Dane Cook: Vicious Circle (Comedy Central, 10 p.m., Friday): Comedy Central would like to distract from the firestorm currently surrounding its most popular star by diverting your attention to a comedian who made inflammatory remarks a few months ago. Hey, is that Carlos Mencia stealing some jokes over there? [Daniel Tosh-shaped door opens up, Tosh slips away, unnoticed.]

Evil, I (Investigation Discovery, 10 p.m., Friday): True-crime series gets into the mind of the true criminal—but in this installment, is the culprit the party responsible for a 23-year-old’s disappearance, or is it her vengeful mother?


True Bloodthirst (Syfy, 9 p.m., Saturday): Don’t be confused, because it’s not Sunday, and it’s not HBO—it’s shitty TV. Humans and vampires join forces to battle human-sized vampire bats—which, if we’re being honest, is more reasonable than the average True Blood premise.

Dark Matters: Twisted But True (Science, 10 p.m., Saturday): Dramatic reenactment fans, rejoice! John Noble returns to narrate this scientific variation on Unsolved Mysteries, beginning with a tale that could become our new favorite fake Quirk Books title: Lindbergh: American Nazi?.

The Firm (NBC, 10 p.m., Saturday): Burrowing beneath a made-for-TV movie based on an American Girl doll, the television adaptation of John Grisham’s airs its series finale and awaits the sweet release of cancellation. But will we find out what’s wrong with this firm?


Matt Braunger: Shovel Fighter (Comedy Central, 11 p.m., Saturday): The stand-up comedian, Up All Night co-star, and accidental inventor of the Lonely Man Dinner gets his first hour-long chance to spread his amiable style of absurdist comedy and non sequitur.

I Shot Jesse James (TCM, 8 p.m., Friday): Now that’s how you title a Western about the coward Robert Ford, the assassin of the outlaw Jesse James. Because how else would you title that story?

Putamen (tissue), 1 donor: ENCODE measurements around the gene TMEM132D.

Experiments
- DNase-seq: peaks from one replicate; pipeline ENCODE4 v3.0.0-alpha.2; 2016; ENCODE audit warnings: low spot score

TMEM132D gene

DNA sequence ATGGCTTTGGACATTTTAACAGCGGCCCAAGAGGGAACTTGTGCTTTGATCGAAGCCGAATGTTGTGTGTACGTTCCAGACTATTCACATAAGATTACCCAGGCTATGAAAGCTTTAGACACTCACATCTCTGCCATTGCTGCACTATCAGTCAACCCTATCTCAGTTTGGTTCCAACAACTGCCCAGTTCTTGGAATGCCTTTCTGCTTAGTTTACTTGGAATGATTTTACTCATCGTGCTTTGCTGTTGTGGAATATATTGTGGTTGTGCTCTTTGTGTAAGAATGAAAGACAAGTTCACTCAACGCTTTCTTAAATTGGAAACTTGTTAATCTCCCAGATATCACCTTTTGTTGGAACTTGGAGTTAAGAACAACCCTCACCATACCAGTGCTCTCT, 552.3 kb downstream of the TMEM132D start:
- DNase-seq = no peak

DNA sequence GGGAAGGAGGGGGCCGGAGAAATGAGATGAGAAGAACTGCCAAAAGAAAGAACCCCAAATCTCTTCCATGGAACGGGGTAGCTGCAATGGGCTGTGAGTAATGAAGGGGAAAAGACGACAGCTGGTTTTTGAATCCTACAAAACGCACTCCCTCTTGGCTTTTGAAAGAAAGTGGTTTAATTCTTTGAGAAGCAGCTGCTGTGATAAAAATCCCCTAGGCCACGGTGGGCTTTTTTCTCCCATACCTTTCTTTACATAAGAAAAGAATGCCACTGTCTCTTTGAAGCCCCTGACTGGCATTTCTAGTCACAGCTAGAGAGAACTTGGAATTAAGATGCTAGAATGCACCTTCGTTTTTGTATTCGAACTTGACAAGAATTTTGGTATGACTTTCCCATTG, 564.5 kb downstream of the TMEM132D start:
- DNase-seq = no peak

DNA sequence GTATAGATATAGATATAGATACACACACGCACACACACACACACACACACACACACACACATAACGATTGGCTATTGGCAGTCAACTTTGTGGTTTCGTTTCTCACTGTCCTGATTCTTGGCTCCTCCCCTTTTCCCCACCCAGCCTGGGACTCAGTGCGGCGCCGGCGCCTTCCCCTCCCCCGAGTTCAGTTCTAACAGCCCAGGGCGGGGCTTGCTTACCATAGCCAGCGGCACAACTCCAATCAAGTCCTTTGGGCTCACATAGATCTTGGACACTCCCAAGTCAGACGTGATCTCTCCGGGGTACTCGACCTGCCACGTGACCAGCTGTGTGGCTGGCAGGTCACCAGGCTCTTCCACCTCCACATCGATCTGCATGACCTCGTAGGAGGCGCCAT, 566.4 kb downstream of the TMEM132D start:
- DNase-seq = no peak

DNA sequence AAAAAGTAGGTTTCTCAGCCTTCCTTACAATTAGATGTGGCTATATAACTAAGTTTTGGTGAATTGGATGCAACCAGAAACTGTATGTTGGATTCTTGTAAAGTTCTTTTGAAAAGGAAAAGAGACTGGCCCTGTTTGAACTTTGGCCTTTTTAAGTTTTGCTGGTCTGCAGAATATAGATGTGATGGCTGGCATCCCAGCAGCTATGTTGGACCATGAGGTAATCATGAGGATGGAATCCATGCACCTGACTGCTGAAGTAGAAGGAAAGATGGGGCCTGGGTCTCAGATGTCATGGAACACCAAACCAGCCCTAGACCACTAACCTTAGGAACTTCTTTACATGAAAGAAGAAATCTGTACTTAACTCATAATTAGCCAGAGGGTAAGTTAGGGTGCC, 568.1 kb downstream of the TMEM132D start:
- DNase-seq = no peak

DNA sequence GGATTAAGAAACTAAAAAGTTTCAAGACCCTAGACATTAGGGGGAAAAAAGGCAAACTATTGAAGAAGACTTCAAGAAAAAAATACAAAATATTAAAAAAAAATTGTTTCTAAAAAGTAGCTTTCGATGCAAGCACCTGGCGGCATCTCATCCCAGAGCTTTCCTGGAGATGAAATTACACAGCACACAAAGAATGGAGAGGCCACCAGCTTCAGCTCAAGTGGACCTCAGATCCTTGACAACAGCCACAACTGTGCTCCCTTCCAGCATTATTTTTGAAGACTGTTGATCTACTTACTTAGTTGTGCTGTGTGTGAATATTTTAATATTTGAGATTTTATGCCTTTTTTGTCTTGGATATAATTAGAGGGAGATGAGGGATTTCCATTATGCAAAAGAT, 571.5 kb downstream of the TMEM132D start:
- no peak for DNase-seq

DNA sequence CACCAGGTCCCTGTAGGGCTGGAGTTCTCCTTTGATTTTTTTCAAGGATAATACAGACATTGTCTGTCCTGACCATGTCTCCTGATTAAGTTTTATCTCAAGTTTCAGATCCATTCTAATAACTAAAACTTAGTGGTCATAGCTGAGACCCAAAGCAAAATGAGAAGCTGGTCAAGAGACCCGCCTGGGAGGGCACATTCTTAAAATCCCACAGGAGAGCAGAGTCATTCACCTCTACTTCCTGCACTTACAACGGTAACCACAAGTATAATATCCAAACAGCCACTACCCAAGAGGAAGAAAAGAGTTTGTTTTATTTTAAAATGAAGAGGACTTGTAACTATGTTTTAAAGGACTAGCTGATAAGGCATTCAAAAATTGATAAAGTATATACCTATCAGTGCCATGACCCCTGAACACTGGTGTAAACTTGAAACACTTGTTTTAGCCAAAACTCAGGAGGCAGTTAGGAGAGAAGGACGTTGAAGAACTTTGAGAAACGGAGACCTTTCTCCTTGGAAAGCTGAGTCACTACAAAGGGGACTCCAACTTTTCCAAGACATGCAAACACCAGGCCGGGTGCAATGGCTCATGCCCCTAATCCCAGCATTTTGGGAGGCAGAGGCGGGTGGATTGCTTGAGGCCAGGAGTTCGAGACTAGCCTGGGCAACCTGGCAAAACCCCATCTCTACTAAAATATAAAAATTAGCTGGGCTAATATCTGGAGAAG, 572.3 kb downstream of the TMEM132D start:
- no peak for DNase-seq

God Bless Ozzy Osbourne (Showtime, 9 p.m., Friday): Which is ironic, because of all those years the Ozzman was portrayed as the ant-sniffing, bat-biting Prince of Darkness, before time, drugs, and children rendered him America’s favorite heavy-metal granddad.


Xanadu (Flix, 8 p.m., Saturday): More like Xana-don’t? No, fuck that: Xanadu it, because where else are you going to see Gene Kelly rollerskating to the strains of Electric Light Orchestra?

Hobo With A Shotgun (TCM, 10 p.m., Saturday): Inspired by a contest-winning fake trailer, Rutger Hauer dispenses justice one shell at a time, cleaning up the streets (while making a bloody mess) in this faux-grindhouse splatter-show.

PBA Bowling: Geico Team Shootout (ESPN 2, 8 p.m., Friday): In a combination competition/infomercial, pro bowlers represent for bowling manufacturers to prove who who can best utilize the best-made balls. When we go bowling, we usually just pick the ball that fits our fingers.


MLB Baseball: White Sox at Royals (WGN, 7 p.m., Saturday): Its All-Star Game hosting duties completed, Kauffman Stadium returns to the land of reality, where its home team is struggling is on a three-game slide and hosting the first-place White Sox.


Polyamory: Married And Dating: It never worked for any of Tobias Fünke’s patients (or Mr. and Mrs. Fünke themselves), but open marriage hasn’t driven apart the subjects of Showtime’s new reality show. “Let the great experiment begin!” says Sonia Saraiya.